The Bat Patrol-A story of mud marlin
By Mike Burian
They're out there . . . lurking . . . and they run low and slow, and lean and mean . . . by day, as well as night, unseen . . . they roam the foam in search of food . . . and they want your bait.
They're the boomer-sized, bruiser Bat Rays:
Big as a wagon wheel, heavier than a Rottweiler, stronger than a draught-horse, these are the Big Dogs of the surf scene, and anyone horsing- around with sub-standard tackle will be put out to pasture in short order.
That's why my Japanese friend, Henry, brought along his 12 ft. Loomis casting cannon to Topanga beach on this fine spring morning. Henry, like a lot of other Japanese dudes, is a super-avid angler, and when it comes to tackle, he cuts no corners. All last summer he watched as I hauled in one big bat ray after another, while his then-new Team Daiwa / vintage Squidder combo sat practically silent. I was having a superbly good year in this sense, and my Penn 250 / 12 ft.UglyStik combo was strong enough to yank the chops out of the biggest bat.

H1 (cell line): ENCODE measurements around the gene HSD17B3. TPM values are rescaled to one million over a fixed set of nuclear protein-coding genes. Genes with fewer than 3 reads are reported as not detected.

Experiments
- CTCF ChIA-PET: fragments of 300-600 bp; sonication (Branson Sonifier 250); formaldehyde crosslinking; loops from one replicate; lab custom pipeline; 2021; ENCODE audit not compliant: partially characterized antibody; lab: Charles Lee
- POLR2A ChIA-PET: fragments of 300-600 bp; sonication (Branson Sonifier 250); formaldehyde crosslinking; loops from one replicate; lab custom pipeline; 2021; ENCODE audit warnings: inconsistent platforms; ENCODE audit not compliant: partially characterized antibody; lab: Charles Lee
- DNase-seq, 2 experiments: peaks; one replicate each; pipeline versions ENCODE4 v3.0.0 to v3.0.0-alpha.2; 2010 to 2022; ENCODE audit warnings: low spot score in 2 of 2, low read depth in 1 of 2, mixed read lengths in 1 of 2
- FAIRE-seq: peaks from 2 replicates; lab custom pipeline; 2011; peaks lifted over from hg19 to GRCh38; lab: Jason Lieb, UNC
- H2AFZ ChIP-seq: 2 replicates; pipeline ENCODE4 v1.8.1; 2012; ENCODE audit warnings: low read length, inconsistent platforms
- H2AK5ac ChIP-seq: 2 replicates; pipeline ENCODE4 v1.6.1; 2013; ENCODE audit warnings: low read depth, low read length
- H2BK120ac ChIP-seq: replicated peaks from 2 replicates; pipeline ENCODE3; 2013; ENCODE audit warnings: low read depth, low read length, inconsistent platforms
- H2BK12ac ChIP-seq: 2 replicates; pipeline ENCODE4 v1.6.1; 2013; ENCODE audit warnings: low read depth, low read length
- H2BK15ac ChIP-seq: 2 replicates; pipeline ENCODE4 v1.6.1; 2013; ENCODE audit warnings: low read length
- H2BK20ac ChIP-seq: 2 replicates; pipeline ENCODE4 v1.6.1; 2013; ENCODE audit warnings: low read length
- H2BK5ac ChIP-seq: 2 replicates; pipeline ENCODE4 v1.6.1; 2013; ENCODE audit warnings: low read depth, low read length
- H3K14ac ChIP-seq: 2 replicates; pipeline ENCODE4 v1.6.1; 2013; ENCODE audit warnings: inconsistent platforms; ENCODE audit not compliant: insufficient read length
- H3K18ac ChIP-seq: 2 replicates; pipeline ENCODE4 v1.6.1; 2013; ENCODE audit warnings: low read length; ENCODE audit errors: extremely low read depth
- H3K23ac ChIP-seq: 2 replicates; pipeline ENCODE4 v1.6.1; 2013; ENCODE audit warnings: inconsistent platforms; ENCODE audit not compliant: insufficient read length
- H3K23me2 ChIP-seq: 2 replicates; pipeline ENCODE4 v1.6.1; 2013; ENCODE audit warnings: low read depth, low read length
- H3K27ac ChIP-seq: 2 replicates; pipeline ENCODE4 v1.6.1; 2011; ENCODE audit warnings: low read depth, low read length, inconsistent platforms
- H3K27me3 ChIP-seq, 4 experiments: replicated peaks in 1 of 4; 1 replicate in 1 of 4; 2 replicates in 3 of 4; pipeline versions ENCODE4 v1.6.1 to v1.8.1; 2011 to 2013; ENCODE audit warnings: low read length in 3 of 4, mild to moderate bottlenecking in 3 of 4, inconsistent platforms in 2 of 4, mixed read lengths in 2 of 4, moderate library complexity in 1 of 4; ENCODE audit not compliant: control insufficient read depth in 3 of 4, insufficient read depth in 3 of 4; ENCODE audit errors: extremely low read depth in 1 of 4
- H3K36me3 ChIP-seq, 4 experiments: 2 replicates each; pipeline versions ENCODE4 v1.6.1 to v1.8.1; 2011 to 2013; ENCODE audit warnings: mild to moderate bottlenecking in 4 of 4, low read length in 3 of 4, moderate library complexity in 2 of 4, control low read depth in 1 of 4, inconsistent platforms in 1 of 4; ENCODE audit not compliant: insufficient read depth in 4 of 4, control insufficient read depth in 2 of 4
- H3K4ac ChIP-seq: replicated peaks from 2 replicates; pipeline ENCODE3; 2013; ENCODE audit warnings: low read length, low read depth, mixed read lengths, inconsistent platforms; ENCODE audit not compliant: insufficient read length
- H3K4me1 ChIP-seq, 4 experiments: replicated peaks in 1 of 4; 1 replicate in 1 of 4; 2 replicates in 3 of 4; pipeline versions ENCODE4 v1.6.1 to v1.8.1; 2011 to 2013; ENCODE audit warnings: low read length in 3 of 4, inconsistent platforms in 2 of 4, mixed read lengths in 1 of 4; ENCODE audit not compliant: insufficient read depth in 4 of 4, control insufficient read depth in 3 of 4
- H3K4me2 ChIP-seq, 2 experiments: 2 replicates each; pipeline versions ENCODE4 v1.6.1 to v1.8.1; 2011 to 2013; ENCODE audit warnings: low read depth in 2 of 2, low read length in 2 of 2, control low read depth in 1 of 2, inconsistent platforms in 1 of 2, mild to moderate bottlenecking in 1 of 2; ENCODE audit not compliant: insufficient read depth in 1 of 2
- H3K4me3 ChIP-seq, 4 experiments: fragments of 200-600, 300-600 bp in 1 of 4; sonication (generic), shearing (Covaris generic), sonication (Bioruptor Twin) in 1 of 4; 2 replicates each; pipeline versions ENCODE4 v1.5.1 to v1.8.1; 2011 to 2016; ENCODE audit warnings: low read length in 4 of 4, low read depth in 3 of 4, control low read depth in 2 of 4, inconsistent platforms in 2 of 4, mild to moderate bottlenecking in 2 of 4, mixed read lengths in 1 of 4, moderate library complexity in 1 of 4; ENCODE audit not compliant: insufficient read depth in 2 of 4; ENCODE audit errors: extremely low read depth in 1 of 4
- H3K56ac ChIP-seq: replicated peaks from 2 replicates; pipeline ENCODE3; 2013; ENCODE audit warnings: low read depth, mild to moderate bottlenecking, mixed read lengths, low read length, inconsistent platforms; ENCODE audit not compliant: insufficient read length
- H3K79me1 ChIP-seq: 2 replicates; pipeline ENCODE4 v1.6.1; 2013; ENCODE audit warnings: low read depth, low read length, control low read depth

So, whether to one-up me, or to prepare himself for the final showdown, he got the best rod he could. And a killer rod needs a killer reel, so, perched boldly atop the sinister-looking matte-black Loomis was a spanking-new Penn 555, stuffed full of fresh 30 # Ande clear, and ready to die for the cause. It was a slow morning, and we each also had our Team Daiwa / Abu 7000 rigs out. Actually, it wasn't just slow, it was stone dead for the first three hours, so eventually I wandered over to Henry's camp, about 40 yds. down from me, to try to sell him, a cigar smoker, on the delights and wonders of Red Man chewing tobacco, in which I like to imbibe from time to time. He was politely refusing my offers to take a chaw, but he was interested in the smell and texture of the stuff (“snail food “, a wag once called it! ), and was giving it his close attention, so when the clicker fired-off on the new and unfamiliar reel, neither of us reacted immediately. That condition lasted about three seconds, however, and by the time we reached the rig, the clicker was shrieking and the spool was shooting out line like a laser. I've been in this situation many times, and I know that the way you start the fight will often determine the way it ends, and how long it will take, but this was Henry's show, so I stood back, and I watched. I've seen Henry wrestle with a couple of largish bats before, but this one was something else. When he first grabbed the rig, he was all smiles, and no doubt glad to finally start getting some of his $500 worth out of the two month old Loomis rig. But after just a few moments, things weren't going quite as he thought they would. And as I drew closer, I could see by the look on his face, he knew he was in serious trouble. I then looked down at the reel and saw that the spool was well below the half-way point already, and was losing line fast. This was going to be an epic fight, I decided, so it was time to haul in the other rigs, fast, and give Henry the whole beach to use as his battlefield. This was necessary in order to avoid the disaster of having the bat run through all the lines, which was a very real possibility, as big ones like this will almost always make a sideways run at some time during the battle. I had already wound-in Henry's 7000 and was tending to my own rig, some 60 yds. up the beach, when I was startled to hear the shout " Water!, Water! “. Perplexed at this strange plea, I got my line back in quickly and ran back towards Henry, who was between the two Daiwa rigs. As I ran up to him, I saw that he was trying to stop the ripping spool with his thumb, which I have seen others do in this predicament, unthinkingly. And there was no time to think or discuss now, because the reel only had about 75 yds. of line left on it , so I looked around and spotted his half-full Arrowhead sports water bottle up at his camp about 20 yds. away, and blitzed up and fetched it back down. I popped open the squiter-type top and spritzed the cool water on his searing thumb. I had kept out of the picture up to now, but if I didn't talk him through this crucial phase of the fight, he was going to get spooled. So I started to tell him to dial-in the drag, slowly, until the beast stopped. New 30# Ande is very strong line, and will put the brakes on even the 100 pounders every time.